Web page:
LSU Offensive Coordinator Steve Ensminger opened the home schedule of 1977 for the Tigers by firing for a school-record four touchdowns as LSU pounded Rice 77-0. All scoring passes were delivered to speedster Carlos Carson who snared a fifth touchdown from David Woodley in what remains the most potent scoring production from LSU in modern time. Carson’s line for the night: five receptions for 201 yards and five touchdowns.
As Charles McClendon ordered LSU to sit on the ball near the Rice goal line at game’s end, most fans were still in their seats and exhorting their Tigers to go for more. “We want 100,” was the demand from blood thirsty patrons smarting from the Tigers’ 24-21 upset loss at Indiana a week earlier.
The 1977 Rice team was awful. The Owls started the campaign with a 31-10 win over Idaho, then lost in succession to Florida, LSU, Texas, TCU, Texas Tech, Texas Tech, Texas A&M, Arkansas, SMU, Baylor and Houston by a combined score of 428-120.
The 1-10 Rice team of 1977 is exceeded in futility only by the 1-10 Rice unit which will “invade” Tiger Stadium Saturday night. This Owls’ squad nipped Prairie View 31-28 to start the season, then lost to Houston, Hawaii, Southern Miss, Wake Forest, UTSA, UAB, Florida International, North Texas, UTEP and Louisiana Tech by a combined margin of 357-165.
Weighing strength of schedule, the 2018 Owls are much more putrid than were the Owls of 41 years ago. If this were a prize fight, Rice would be unable to secure a license to participate against LSU. This is certainly the worst mismatch LSU has faced late in a season in memory.
There was time when Rice was a legitimate annual foe of LSU. The 7-4 Owls of 1961 robbed 10-1 LSU of a national title with a 16-3 upset of Paul Dietzel’s last Tiger team. Rice was often a dangerous date on the schedule as LSU occasionally visited the Owls’ cavernous stadium which hosted Super Bowl VIII. LSU not only lost there in 1961 under Dietzel, but Jerry Stovall’s 7-4 Tigers of 1980 dropped a 17-7 decision at Rice Stadium.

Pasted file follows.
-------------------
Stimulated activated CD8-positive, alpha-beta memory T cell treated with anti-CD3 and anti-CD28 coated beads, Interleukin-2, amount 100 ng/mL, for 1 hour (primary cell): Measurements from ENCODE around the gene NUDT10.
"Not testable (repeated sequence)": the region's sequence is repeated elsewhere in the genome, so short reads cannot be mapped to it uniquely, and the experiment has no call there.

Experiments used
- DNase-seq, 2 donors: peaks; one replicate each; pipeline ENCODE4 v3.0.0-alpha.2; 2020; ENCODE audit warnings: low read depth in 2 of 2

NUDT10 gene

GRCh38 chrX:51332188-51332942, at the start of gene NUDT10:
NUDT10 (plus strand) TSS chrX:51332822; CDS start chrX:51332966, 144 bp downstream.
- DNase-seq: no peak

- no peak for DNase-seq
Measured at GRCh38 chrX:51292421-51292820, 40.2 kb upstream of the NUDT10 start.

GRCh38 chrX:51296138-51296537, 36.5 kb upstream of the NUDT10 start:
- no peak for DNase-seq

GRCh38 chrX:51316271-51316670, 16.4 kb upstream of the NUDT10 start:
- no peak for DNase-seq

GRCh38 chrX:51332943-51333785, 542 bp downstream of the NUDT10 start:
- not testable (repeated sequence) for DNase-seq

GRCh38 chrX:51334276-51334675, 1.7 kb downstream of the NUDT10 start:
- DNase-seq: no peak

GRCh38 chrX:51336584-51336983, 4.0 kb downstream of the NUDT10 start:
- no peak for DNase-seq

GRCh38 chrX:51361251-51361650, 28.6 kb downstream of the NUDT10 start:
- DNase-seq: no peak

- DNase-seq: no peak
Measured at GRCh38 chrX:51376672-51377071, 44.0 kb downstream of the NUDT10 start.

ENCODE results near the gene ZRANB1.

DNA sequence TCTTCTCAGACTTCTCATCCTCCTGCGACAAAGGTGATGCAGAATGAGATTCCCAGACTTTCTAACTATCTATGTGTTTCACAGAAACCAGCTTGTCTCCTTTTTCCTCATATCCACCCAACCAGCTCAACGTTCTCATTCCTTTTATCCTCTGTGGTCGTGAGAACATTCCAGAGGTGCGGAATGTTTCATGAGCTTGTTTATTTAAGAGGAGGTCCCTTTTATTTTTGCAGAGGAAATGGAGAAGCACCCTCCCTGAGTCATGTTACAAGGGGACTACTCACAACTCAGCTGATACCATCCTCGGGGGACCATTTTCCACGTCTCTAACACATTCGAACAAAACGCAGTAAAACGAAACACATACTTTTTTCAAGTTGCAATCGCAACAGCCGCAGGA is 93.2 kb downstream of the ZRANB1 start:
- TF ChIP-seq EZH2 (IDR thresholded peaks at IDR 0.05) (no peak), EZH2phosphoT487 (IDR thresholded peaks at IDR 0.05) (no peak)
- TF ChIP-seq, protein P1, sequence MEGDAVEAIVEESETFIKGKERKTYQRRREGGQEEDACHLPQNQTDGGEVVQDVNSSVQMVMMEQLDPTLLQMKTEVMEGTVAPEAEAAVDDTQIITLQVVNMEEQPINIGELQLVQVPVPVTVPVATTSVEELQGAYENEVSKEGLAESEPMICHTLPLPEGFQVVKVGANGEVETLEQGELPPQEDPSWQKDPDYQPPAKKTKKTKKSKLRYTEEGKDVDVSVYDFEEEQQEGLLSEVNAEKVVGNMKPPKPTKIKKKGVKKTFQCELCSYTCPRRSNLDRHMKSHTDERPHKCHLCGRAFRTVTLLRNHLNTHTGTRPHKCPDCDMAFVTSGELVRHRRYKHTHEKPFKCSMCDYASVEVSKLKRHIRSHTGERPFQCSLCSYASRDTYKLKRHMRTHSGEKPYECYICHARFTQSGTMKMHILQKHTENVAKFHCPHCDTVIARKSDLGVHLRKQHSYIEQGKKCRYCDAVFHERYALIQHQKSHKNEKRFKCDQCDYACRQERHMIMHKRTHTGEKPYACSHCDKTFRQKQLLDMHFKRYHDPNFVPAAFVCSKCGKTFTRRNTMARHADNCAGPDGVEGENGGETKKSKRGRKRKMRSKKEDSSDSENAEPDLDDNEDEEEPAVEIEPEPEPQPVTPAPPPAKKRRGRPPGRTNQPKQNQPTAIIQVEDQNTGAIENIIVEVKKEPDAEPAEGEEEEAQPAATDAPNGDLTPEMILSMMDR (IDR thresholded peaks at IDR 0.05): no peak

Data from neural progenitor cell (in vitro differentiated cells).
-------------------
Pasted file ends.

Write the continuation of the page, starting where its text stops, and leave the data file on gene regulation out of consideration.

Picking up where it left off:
For those pure souls who take umbrage at the R-rated chant coming from the LSU student section this year, thank goodness these prudes were not around when profanity was sanctioned against teams with the audacity to enter the arena in Death Valley.
A veteran journalist recalls that Rice was once such a hated opponent that LSU cheerleaders would bellow a despicable ethnic slur into megaphones to ridicule the visitors from the Lone Star State. “What comes out of a Chinaman’s _ _ _?” was the scatological question posed by a virile student with LSU emblazoned across his chest to spew venom toward the other sideline populated by intellectual wusses. The reporter winces by recalling how a juiced up Tiger fandom responded to the query by yelling in unison, “Rice, Rice, Rice.”
Look for Coach Ed Orgeron to start resting his troops around the middle of the first quarter against the hapless Houstonians. LSU will be 9-2 heading into its regular season finale at Texas A&M. The Aggies remain a middle of the pack SEC power under Jimbo Fisher, who came close to getting the LSU job at the end of 2015.